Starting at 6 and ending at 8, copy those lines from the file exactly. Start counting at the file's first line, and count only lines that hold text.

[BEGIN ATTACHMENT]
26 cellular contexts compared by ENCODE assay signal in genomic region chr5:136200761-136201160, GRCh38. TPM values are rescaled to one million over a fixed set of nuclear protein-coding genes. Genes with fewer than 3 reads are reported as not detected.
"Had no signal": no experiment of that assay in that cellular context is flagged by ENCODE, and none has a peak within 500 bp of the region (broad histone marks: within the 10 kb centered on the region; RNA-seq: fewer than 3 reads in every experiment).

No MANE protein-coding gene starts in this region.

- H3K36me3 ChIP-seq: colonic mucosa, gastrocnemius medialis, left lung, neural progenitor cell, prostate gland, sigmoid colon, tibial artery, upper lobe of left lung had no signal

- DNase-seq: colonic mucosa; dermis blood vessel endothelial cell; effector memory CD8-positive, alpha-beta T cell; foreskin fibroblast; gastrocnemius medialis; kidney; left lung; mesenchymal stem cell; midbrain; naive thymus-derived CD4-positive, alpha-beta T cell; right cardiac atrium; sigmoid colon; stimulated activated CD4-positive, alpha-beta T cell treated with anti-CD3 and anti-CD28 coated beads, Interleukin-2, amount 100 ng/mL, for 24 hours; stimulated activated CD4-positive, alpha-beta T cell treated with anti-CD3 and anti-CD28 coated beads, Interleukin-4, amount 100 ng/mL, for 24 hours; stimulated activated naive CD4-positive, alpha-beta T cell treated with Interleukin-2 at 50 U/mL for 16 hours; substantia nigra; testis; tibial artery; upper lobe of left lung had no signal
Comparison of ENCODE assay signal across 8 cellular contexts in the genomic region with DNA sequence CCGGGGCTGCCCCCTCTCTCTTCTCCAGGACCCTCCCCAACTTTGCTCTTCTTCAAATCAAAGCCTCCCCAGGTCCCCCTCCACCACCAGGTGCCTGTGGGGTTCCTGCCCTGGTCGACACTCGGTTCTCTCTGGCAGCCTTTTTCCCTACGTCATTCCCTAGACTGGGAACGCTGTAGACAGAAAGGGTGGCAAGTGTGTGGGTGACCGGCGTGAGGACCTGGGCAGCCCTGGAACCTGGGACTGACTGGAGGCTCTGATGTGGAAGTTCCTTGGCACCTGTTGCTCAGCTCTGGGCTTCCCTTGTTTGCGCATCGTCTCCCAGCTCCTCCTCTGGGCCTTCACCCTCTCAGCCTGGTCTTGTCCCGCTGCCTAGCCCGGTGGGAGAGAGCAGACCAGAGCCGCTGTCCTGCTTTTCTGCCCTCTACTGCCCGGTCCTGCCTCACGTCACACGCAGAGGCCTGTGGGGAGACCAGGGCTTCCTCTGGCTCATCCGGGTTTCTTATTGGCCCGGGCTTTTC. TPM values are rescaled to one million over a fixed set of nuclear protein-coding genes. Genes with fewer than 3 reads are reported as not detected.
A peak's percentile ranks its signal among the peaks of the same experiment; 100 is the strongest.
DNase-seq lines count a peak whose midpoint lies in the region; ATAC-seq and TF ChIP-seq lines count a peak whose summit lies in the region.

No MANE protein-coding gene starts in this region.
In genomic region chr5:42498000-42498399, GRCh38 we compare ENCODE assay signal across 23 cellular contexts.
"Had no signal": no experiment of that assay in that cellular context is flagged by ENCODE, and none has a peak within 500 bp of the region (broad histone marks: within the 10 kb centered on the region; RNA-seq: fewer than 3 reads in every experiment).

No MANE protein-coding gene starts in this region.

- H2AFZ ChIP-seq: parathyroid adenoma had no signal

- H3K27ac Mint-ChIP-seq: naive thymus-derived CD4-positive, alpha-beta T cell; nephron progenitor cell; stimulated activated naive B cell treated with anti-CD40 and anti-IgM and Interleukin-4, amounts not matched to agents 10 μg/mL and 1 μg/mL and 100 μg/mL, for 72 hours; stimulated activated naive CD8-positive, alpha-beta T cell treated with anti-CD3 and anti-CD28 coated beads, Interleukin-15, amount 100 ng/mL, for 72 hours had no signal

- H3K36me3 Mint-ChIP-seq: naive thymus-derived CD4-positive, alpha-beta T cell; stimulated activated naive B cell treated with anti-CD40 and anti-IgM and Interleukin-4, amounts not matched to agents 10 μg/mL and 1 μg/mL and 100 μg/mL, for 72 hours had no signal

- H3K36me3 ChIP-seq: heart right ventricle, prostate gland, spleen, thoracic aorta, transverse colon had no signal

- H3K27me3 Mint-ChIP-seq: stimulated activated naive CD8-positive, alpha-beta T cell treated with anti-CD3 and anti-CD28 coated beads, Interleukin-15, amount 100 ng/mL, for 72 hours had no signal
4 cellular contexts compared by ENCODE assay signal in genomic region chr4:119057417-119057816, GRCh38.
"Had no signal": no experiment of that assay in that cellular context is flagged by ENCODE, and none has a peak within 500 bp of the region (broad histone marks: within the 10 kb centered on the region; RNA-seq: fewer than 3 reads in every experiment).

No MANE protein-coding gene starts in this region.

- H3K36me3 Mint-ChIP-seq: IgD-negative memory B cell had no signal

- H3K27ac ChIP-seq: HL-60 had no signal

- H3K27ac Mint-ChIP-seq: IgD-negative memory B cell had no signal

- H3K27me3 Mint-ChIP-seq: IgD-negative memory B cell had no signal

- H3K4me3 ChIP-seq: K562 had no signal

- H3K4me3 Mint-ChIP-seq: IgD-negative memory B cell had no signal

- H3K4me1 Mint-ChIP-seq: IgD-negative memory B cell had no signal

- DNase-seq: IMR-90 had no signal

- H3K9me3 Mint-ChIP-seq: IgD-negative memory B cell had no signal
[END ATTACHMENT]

Comparison of ENCODE assay signal across 8 cellular contexts in the genomic region with DNA sequence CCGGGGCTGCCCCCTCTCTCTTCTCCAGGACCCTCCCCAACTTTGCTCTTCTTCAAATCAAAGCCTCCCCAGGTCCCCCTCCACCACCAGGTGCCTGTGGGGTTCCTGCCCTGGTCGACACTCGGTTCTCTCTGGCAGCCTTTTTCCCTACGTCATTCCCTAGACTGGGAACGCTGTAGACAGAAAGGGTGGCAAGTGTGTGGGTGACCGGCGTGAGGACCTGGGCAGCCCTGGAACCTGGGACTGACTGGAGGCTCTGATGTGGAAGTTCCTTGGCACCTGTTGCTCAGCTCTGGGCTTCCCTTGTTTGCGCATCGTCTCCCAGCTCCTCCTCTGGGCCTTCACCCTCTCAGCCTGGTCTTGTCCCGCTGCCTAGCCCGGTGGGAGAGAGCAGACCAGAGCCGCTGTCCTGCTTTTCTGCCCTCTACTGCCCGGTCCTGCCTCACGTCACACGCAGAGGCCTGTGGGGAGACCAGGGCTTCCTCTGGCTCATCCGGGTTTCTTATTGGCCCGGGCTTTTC. TPM values are rescaled to one million over a fixed set of nuclear protein-coding genes. Genes with fewer than 3 reads are reported as not detected.
A peak's percentile ranks its signal among the peaks of the same experiment; 100 is the strongest.
DNase-seq lines count a peak whose midpoint lies in the region; ATAC-seq and TF ChIP-seq lines count a peak whose summit lies in the region.